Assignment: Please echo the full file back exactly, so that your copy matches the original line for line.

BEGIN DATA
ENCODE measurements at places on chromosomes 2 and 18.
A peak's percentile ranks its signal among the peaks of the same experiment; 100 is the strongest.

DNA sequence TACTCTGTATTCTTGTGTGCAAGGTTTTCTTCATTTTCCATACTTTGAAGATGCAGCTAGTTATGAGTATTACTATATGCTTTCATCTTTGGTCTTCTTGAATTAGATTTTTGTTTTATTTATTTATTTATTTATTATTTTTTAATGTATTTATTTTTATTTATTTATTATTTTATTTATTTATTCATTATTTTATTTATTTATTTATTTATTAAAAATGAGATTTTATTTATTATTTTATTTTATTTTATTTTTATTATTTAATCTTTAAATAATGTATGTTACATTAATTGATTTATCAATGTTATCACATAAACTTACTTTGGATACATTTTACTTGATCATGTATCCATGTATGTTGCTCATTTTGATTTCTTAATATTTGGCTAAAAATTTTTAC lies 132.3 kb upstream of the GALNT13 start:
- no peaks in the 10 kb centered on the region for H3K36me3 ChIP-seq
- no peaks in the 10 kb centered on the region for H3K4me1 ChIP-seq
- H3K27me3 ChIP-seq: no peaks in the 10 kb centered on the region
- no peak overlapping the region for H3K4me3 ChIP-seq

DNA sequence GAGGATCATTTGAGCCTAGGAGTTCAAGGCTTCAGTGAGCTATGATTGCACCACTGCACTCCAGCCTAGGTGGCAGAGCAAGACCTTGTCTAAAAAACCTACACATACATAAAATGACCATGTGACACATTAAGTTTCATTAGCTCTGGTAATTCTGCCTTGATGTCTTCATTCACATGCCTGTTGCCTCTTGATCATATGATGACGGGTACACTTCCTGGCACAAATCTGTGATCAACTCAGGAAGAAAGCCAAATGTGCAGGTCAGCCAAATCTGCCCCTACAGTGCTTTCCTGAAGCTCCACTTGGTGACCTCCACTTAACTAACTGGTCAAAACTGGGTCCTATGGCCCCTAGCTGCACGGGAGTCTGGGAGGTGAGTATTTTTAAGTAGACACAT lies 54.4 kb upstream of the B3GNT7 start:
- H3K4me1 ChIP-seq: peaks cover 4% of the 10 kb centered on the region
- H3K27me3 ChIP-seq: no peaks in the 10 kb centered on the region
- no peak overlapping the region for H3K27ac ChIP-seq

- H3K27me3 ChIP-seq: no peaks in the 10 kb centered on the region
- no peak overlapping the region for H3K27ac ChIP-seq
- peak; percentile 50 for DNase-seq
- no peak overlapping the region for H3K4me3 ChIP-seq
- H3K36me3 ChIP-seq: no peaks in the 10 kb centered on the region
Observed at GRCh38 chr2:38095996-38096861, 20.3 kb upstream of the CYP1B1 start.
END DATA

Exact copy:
ENCODE measurements at places on chromosomes 2 and 18.
A peak's percentile ranks its signal among the peaks of the same experiment; 100 is the strongest.

DNA sequence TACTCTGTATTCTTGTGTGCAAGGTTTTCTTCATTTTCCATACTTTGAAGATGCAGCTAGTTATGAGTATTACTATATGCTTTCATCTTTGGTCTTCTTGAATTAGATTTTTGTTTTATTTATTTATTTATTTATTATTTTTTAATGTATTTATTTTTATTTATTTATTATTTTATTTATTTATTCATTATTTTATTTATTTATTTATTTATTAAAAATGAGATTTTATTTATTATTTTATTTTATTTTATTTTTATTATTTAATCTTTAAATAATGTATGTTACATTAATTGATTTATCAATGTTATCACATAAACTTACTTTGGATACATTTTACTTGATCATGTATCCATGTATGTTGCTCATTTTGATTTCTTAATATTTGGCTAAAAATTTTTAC lies 132.3 kb upstream of the GALNT13 start:
- no peaks in the 10 kb centered on the region for H3K36me3 ChIP-seq
- no peaks in the 10 kb centered on the region for H3K4me1 ChIP-seq
- H3K27me3 ChIP-seq: no peaks in the 10 kb centered on the region
- no peak overlapping the region for H3K4me3 ChIP-seq

DNA sequence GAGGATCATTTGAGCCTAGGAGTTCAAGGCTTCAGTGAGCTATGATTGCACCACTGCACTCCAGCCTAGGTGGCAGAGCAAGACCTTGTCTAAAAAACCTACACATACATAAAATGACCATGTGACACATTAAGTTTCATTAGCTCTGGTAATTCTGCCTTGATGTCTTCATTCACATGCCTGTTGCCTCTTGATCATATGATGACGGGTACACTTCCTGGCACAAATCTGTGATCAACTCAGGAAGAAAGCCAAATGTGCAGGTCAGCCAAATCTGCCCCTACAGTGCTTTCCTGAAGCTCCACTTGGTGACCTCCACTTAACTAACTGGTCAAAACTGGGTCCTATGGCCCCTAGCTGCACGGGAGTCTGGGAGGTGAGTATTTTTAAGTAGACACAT lies 54.4 kb upstream of the B3GNT7 start:
- H3K4me1 ChIP-seq: peaks cover 4% of the 10 kb centered on the region
- H3K27me3 ChIP-seq: no peaks in the 10 kb centered on the region
- no peak overlapping the region for H3K27ac ChIP-seq

- H3K27me3 ChIP-seq: no peaks in the 10 kb centered on the region
- no peak overlapping the region for H3K27ac ChIP-seq
- peak; percentile 50 for DNase-seq
- no peak overlapping the region for H3K4me3 ChIP-seq
- H3K36me3 ChIP-seq: no peaks in the 10 kb centered on the region
Observed at GRCh38 chr2:38095996-38096861, 20.3 kb upstream of the CYP1B1 start.